Director George King’s 1936 British horror thriller happily records for posterity Tod Slaughter’s famous barnstorming performance as the 1760s London barber Sweeney Todd in this film version of George Dibdin-Pitt’s play. Before the Stephen Sondheim musical, Slaughter’s turn was the most famous incarnation of the character.
Sweeney Todd kills the people of the dock front for pie fillings. There is a lot of, er slaughter, but, thanks to Todd’s helper, bakery owner Mrs Lovatt (Stella Rho), a sailor (Bruce Seton), Todd’s daughter Johanna’s boyfriend Mark Ingerstreet, lives to tell the tale.
It is a shame that the filming is so terrible. Unfortunately the movie is very creaky indeed – though enjoyably so – and there are more laughs than scares now. But old Slaughter is still quite something to behold and a force to reckon with, suggesting how astounding he must have been on stage.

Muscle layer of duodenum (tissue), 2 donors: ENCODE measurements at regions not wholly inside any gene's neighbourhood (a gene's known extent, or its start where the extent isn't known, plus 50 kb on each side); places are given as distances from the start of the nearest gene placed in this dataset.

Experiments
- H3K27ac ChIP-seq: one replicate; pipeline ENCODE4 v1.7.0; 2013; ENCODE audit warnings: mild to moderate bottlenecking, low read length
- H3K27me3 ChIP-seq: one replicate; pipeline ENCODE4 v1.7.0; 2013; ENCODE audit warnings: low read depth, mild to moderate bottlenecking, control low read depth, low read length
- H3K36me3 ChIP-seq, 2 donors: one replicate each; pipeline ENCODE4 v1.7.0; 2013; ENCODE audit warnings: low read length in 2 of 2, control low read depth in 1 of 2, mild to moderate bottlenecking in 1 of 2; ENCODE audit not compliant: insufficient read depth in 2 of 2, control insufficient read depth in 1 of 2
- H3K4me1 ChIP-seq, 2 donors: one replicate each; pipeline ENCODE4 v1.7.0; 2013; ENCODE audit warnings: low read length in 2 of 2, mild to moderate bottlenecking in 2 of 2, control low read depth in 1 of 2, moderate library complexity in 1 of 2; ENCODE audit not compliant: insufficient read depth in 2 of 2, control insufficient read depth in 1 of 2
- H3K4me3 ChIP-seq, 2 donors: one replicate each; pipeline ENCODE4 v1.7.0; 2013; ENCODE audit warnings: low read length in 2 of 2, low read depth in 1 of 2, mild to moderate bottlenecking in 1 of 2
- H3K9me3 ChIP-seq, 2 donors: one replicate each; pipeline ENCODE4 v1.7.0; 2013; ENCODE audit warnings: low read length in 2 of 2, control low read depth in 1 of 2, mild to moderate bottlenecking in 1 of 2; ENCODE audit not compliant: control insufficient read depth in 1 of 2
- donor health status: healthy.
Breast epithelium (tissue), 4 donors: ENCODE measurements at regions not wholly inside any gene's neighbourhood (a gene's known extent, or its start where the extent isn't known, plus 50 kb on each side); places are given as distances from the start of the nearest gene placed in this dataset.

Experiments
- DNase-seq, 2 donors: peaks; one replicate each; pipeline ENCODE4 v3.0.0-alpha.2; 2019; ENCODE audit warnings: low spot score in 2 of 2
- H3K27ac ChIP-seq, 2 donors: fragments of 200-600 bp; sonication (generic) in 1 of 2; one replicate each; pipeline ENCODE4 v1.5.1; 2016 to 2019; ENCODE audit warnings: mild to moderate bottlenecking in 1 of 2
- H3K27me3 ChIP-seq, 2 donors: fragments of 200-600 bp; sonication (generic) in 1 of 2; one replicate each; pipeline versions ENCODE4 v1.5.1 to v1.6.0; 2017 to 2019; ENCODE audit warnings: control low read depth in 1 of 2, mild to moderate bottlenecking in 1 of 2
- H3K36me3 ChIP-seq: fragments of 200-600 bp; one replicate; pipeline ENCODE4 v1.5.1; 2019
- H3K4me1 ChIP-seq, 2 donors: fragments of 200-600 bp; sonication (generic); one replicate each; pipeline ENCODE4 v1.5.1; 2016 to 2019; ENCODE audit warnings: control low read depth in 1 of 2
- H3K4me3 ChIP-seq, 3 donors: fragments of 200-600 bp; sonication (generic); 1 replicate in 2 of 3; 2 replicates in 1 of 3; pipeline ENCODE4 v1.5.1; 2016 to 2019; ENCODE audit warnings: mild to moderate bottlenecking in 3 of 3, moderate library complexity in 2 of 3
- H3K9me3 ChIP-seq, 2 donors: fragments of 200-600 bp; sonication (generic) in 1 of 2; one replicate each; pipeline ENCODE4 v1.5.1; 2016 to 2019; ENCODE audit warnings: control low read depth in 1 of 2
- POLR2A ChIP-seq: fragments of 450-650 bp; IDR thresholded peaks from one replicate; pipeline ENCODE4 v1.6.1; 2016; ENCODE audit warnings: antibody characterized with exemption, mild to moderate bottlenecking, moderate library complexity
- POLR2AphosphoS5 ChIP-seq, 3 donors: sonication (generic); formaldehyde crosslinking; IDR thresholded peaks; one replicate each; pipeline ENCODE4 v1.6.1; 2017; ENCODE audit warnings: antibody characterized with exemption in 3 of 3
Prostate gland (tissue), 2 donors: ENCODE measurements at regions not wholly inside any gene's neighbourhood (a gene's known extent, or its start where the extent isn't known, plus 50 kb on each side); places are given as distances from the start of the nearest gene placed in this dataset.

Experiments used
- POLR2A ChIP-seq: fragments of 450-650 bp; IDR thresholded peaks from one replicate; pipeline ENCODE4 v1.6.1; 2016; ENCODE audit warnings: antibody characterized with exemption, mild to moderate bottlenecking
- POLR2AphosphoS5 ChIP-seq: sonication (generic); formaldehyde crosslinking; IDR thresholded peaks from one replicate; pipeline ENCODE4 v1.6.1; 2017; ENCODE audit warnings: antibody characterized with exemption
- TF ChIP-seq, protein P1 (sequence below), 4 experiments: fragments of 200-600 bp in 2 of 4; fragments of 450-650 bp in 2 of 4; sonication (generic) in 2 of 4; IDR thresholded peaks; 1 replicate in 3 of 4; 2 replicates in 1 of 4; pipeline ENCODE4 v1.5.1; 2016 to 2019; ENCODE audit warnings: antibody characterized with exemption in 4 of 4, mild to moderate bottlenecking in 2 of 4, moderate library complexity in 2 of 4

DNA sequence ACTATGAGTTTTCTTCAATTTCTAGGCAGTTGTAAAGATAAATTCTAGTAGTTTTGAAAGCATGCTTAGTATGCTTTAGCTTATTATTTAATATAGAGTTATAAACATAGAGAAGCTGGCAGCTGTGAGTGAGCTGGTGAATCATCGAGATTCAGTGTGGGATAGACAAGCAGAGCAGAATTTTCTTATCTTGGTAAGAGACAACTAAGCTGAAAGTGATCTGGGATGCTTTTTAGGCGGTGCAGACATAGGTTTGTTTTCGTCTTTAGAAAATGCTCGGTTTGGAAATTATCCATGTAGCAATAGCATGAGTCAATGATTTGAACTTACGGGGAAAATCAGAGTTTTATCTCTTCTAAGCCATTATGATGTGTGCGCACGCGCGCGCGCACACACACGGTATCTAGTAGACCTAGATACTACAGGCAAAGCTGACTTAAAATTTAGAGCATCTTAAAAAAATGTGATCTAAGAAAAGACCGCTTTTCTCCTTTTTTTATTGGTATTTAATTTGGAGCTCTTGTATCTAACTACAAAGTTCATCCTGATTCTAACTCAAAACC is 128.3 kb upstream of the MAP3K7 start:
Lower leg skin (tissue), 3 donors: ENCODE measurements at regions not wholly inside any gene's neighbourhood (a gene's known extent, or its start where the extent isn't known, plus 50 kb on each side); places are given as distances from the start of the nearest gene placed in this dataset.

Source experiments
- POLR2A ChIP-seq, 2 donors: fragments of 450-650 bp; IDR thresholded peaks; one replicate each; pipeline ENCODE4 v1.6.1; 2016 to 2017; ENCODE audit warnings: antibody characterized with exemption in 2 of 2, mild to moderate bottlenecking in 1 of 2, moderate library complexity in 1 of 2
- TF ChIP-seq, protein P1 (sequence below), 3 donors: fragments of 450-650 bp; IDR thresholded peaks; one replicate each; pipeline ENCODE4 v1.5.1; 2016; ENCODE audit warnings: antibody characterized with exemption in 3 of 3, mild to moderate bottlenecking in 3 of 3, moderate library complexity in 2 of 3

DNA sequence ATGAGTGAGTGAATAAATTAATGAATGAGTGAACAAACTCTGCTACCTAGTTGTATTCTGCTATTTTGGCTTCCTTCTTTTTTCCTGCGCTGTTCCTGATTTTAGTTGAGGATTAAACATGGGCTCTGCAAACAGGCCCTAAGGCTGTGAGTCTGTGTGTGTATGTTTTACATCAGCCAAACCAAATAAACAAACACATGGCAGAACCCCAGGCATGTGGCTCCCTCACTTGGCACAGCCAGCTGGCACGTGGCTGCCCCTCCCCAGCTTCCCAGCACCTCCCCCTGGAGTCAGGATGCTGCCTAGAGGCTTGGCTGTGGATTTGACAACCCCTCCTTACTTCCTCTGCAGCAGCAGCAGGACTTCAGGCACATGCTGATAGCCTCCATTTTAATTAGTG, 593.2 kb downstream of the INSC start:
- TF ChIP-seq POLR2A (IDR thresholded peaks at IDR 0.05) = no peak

Also in the cast are Eve Lister as his daughter Johanna, Stella Rho as bakery owner Mrs Lovatt, Ben Soutten, D J Williams, Jerry Verno, John Singer and Frederick Hayward.
H F Maltby’s screenplay is based on George Dibdin-Pitt’s play, which eventually became the Tony award-winning Broadway musical by Stephen Sondheim, and its subsequent film Sweeney Todd: the Demon Barber of Fleet St.
Fictional character Sweeney Todd first appeared as the anti-hero of the Victorian penny dreadful serial The String of Pearls (1846–47), probably written by James Malcolm Rymer and Thomas Peckett Prest, alternating between each part, and published in book form in 1850.
© Derek Winnert 2016 Classic Movie Review 4087
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